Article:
The long-awaited markup of the Senate Appropriations Defense Subcommittee’s fiscal year 2020 defense spending bill fully funds or provides more money for space-related efforts, countering cuts made in the House-passed version and setting up areas of contention before a conference bill is agreed upon.
SAC-D leadership released a summary of its FY ’20 markup Sept. 10 upon the bill’s approval by the subcommittee Tuesday morning. The bill provides $622.5 billion in base Department of Defense funding, along with over $70 billion for Overseas Contingency Operations (OCO) funding and $1.7 billion in emergency funding (Defense Daily, Sept. 10).
While the full bill will not be released until after the full Senate Appropriations Committee markup Sept. 12, the summary includes several items related to space procurement and research-and-development funds.
If passed, the Senate Appropriations Committee’s bill would fully fund the Air Force’s $1.2 billion request for future National Security Space Launch (NSSL) efforts. The summary included “a general provision to protect the Air Force launch development and launch service procurement schedules,” apparently countering language included in the House version of the FY ‘2020 National Defense Authorization Act (NDAA) that directs the Air Force to include more flexibility in its ongoing competition for future NSSL launches, called the launch services procurement (LSP) program.
House Armed Services Committee (HASC) Chair Adam Smith (D-Wash.) has expressed frustration several times over perceived unfair bias in the Air Force’s LSP program. The House-passed FY ’20 NDAA included a provision for the Air Force to create more opportunities for new entrants to compete in the program, and included an additional $500 million to go to a prospective competitor who may win the Phase 2 contract without having received prior government subsidies to build a new rocket (Defense Daily, June 10).
Northrop Grumman Innovation Systems [NOC], Blue Origin, United Launch Alliance — a joint launch venture between Boeing [BA] and Lockheed Martin [LMT]–were each awarded an October 2018 contract to receive Air Force funds to help develop new launch vehicles (Defense Daily, Oct. 10, 2018). Space X has also indicated it plans to compete for the launch services program. Blue Origin initiated a lawsuit against the Air Force in August, claiming the request for proposals was biased against new entrants to the national security launch field (Defense Daily, Aug. 12).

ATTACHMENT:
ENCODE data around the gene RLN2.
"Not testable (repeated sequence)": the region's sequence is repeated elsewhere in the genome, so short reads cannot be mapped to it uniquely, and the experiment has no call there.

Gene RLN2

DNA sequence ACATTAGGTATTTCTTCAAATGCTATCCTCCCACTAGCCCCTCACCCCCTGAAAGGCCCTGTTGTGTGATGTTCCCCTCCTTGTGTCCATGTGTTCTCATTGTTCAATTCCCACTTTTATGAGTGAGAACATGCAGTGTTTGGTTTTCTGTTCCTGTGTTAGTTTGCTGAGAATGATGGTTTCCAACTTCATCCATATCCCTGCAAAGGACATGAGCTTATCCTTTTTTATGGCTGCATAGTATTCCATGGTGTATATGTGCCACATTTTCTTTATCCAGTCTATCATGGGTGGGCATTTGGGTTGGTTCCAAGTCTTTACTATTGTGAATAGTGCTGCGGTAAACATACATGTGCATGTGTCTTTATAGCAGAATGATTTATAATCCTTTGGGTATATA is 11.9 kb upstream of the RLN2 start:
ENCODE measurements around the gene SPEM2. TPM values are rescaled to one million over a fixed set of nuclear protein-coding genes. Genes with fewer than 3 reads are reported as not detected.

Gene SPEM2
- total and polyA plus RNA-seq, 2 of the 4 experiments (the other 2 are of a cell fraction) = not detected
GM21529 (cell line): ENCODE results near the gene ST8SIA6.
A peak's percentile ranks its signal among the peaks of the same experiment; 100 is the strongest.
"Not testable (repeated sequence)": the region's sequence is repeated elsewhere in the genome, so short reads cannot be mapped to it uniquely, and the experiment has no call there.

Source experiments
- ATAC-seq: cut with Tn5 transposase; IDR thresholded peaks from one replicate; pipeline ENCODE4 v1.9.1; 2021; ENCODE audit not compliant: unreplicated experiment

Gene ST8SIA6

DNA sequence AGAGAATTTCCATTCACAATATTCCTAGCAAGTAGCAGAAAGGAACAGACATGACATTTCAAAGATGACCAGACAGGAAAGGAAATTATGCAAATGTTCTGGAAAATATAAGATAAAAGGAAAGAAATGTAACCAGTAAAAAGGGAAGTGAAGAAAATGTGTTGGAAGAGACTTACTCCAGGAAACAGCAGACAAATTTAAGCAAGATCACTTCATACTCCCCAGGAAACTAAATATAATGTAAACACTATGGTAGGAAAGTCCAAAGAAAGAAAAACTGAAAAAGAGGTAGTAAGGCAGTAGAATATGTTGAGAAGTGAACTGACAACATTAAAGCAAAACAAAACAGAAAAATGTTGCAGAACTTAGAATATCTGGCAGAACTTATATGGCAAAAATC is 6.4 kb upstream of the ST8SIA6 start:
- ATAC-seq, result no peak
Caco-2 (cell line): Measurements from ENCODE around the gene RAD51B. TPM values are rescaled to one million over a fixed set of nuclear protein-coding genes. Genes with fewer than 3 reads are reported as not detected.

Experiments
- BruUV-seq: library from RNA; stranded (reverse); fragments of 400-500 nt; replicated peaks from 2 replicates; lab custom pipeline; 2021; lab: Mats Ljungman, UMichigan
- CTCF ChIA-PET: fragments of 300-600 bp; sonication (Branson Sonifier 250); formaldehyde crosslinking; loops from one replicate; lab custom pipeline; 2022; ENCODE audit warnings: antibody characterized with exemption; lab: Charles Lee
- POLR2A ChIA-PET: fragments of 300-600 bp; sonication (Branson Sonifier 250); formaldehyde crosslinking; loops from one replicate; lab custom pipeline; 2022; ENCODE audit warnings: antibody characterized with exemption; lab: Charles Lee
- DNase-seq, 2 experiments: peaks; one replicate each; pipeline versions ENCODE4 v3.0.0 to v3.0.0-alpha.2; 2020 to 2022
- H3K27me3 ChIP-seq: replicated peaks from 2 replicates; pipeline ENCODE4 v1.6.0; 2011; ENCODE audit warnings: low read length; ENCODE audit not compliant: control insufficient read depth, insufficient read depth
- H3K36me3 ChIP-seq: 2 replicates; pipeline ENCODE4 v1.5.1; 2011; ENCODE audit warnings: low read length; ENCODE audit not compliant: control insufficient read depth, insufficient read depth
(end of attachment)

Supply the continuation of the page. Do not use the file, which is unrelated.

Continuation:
Another item related to space launch is a plan to create a new budget line for “Tactically Responsive Launch to ensure the Air Force devotes adequate resources to venture class launch services,” the summary said. Additional details were not immediately provided to Defense Daily.
Meanwhile, the committee also creates a new procurement line for Electro Optical/Infrared (EO/IR) Weather “for procurement of a weather sensor,” the summary said. Further details on what this new weather sensor would entail were not immediately provided to Defense Daily.
The markup includes the Air Force’s full request for its next-generation Overhead Persistent Infrared (OPIR) systems, in development by Lockheed Martin, and tacks on an extra $536 million to accelerate the program. The service had requested $1.395 billion in research, development, test and evaluation (RDT&E) funds and $234 billion in procurement funds for the effort.
The House Appropriations Committee’s passed bill decreased the Air Force’s original request and only included $1.19 billion for the next-gen OPIR program. The bill stipulated in the draft defense bill released in May that not more than 50 percent of the funds appropriated may be obligated or expended by the DoD for the effort until lawmakers receive a report outlining how the proposed Space Development Agency (SDA) will interact with the Air Force (Defense Daily, May 14).
The subcommittee provided $108 million to the Missile Defense Agency (MDA) for the Hypersonic and Ballistic Tracking Space Sensor program, and over $237 million for the MDA to study hypersonic defense systems. The summary did not include any language related to the Space Development Agency, for which the Defense Department had requested nearly $45 million in O&M costs for 2020, as well as $105 million for the nascent agency to build a next-generation space-based sensor layer architecture.
SAC Chairman Richard Shelby (R-Ala.) said Tuesday that the committee supports the Pentagon’s request for Space Force-related operations and maintenance funds, but did not provide a proposed amount. The FY ’20 Presidential Budget request included $72 million to stand up a new sixth branch of the U.S. Armed Forces dedicated to space. The House Appropriations Committee’s spending bill included $15 million for the Air Force to “study” the proposed Space Force.